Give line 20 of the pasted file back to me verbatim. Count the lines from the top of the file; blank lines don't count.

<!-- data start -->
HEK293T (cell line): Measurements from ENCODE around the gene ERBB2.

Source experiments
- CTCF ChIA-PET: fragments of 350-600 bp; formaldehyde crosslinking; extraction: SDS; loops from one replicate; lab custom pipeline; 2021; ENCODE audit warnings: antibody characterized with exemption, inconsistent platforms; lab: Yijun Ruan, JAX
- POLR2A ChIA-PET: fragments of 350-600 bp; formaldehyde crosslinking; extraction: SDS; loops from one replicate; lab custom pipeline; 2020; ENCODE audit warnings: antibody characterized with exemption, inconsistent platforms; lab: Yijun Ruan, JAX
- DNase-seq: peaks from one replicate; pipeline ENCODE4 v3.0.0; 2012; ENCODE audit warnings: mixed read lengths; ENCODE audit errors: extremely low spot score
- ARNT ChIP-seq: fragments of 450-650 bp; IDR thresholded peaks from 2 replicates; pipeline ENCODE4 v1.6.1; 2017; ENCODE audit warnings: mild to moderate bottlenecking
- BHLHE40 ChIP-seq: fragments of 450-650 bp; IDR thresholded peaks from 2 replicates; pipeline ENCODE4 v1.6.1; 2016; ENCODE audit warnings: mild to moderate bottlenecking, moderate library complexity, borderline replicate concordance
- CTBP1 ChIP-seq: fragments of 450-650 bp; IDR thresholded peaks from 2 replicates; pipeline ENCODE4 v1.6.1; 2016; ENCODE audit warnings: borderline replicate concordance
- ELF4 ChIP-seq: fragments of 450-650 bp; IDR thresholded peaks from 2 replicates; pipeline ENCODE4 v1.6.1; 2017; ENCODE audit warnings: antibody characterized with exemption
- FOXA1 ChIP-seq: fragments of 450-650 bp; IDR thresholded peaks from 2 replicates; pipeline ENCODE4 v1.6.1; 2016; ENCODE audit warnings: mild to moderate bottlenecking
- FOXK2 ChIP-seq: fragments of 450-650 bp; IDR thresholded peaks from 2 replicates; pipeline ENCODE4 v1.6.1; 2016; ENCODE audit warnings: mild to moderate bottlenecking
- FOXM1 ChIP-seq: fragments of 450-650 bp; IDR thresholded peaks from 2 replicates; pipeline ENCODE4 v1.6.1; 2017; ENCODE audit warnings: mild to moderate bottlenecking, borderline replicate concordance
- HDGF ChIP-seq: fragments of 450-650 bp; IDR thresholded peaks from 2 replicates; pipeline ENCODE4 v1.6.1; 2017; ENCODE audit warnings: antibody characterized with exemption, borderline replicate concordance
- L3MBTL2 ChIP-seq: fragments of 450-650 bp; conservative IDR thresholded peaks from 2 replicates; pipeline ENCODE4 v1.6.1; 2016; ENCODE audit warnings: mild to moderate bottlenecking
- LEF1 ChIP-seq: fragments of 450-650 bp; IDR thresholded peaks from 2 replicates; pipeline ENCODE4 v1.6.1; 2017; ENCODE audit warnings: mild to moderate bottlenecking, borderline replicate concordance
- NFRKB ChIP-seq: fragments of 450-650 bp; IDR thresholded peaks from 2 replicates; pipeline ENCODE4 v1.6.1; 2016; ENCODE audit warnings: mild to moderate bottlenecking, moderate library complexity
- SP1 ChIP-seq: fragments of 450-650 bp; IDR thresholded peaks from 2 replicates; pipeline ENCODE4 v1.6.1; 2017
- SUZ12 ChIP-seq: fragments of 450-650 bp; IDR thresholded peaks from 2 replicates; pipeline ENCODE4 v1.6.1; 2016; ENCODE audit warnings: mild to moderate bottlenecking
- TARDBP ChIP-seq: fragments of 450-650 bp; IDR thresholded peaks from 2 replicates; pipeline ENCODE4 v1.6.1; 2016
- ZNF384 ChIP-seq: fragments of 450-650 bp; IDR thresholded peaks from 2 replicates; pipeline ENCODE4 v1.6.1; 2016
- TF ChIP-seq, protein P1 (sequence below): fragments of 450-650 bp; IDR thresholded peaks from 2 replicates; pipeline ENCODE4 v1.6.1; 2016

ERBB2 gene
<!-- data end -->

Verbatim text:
- ZNF384 ChIP-seq: fragments of 450-650 bp; IDR thresholded peaks from 2 replicates; pipeline ENCODE4 v1.6.1; 2016